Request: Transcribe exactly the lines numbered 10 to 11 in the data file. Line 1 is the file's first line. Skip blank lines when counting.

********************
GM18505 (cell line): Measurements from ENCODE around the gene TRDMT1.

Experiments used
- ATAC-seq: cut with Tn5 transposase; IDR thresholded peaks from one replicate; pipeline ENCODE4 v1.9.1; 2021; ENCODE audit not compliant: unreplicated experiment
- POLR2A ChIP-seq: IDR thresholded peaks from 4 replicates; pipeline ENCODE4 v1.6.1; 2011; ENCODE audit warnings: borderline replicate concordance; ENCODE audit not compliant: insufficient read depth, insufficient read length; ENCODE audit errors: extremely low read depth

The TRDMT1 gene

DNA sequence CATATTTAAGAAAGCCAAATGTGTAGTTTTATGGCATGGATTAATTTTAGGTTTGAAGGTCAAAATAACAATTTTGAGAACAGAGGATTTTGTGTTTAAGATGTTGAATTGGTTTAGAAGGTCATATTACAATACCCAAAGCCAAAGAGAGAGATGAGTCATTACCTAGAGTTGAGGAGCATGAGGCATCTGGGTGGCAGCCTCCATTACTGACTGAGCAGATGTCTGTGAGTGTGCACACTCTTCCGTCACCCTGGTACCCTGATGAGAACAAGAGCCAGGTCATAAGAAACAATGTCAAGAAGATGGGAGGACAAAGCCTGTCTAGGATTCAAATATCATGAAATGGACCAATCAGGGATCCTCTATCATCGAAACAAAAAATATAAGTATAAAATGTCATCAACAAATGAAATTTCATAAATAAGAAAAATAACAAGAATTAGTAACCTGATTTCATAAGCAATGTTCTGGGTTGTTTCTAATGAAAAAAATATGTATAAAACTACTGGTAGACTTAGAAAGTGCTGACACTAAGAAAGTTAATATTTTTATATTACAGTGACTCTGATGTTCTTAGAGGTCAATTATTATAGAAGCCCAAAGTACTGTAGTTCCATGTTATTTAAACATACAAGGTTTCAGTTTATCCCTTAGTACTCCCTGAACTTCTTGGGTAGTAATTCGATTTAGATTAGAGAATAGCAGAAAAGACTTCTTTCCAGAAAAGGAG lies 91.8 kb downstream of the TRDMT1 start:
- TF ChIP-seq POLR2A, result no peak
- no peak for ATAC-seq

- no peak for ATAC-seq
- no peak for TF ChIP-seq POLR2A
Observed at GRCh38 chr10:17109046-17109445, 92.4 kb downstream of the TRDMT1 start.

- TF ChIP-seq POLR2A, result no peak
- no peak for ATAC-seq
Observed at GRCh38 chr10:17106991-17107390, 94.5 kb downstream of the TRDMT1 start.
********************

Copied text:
- no peak for TF ChIP-seq POLR2A
Observed at GRCh38 chr10:17109046-17109445, 92.4 kb downstream of the TRDMT1 start.